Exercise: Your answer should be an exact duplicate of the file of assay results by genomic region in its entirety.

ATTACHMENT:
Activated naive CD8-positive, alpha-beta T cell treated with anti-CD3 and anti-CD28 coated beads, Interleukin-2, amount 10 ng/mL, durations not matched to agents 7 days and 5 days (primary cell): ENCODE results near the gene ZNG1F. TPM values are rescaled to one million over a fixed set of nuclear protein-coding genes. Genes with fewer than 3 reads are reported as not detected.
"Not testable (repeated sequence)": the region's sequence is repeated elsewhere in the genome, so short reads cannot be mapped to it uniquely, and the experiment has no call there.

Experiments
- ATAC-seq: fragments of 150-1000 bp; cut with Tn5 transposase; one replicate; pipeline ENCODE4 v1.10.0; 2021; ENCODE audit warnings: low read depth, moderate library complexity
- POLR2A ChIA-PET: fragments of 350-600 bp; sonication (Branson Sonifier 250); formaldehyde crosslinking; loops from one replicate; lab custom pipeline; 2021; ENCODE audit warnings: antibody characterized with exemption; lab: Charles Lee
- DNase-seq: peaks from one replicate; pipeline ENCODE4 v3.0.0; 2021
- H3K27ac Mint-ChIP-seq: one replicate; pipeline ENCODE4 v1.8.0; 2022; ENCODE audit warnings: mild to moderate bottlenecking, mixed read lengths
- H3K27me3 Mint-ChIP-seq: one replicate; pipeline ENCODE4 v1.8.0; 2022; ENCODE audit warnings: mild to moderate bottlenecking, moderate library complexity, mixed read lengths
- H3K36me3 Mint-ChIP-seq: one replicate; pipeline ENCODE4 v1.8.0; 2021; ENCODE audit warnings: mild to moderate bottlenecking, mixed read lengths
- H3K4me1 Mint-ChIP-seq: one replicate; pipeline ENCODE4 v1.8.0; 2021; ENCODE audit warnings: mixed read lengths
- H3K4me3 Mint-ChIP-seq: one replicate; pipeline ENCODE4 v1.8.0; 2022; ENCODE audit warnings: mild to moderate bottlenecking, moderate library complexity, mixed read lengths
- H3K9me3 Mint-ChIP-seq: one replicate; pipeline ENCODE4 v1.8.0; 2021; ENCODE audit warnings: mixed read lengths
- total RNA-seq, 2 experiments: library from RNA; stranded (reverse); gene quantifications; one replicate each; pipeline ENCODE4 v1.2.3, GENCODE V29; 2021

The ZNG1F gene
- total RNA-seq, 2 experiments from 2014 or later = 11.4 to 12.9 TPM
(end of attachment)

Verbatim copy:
Activated naive CD8-positive, alpha-beta T cell treated with anti-CD3 and anti-CD28 coated beads, Interleukin-2, amount 10 ng/mL, durations not matched to agents 7 days and 5 days (primary cell): ENCODE results near the gene ZNG1F. TPM values are rescaled to one million over a fixed set of nuclear protein-coding genes. Genes with fewer than 3 reads are reported as not detected.
"Not testable (repeated sequence)": the region's sequence is repeated elsewhere in the genome, so short reads cannot be mapped to it uniquely, and the experiment has no call there.

Experiments
- ATAC-seq: fragments of 150-1000 bp; cut with Tn5 transposase; one replicate; pipeline ENCODE4 v1.10.0; 2021; ENCODE audit warnings: low read depth, moderate library complexity
- POLR2A ChIA-PET: fragments of 350-600 bp; sonication (Branson Sonifier 250); formaldehyde crosslinking; loops from one replicate; lab custom pipeline; 2021; ENCODE audit warnings: antibody characterized with exemption; lab: Charles Lee
- DNase-seq: peaks from one replicate; pipeline ENCODE4 v3.0.0; 2021
- H3K27ac Mint-ChIP-seq: one replicate; pipeline ENCODE4 v1.8.0; 2022; ENCODE audit warnings: mild to moderate bottlenecking, mixed read lengths
- H3K27me3 Mint-ChIP-seq: one replicate; pipeline ENCODE4 v1.8.0; 2022; ENCODE audit warnings: mild to moderate bottlenecking, moderate library complexity, mixed read lengths
- H3K36me3 Mint-ChIP-seq: one replicate; pipeline ENCODE4 v1.8.0; 2021; ENCODE audit warnings: mild to moderate bottlenecking, mixed read lengths
- H3K4me1 Mint-ChIP-seq: one replicate; pipeline ENCODE4 v1.8.0; 2021; ENCODE audit warnings: mixed read lengths
- H3K4me3 Mint-ChIP-seq: one replicate; pipeline ENCODE4 v1.8.0; 2022; ENCODE audit warnings: mild to moderate bottlenecking, moderate library complexity, mixed read lengths
- H3K9me3 Mint-ChIP-seq: one replicate; pipeline ENCODE4 v1.8.0; 2021; ENCODE audit warnings: mixed read lengths
- total RNA-seq, 2 experiments: library from RNA; stranded (reverse); gene quantifications; one replicate each; pipeline ENCODE4 v1.2.3, GENCODE V29; 2021

The ZNG1F gene
- total RNA-seq, 2 experiments from 2014 or later = 11.4 to 12.9 TPM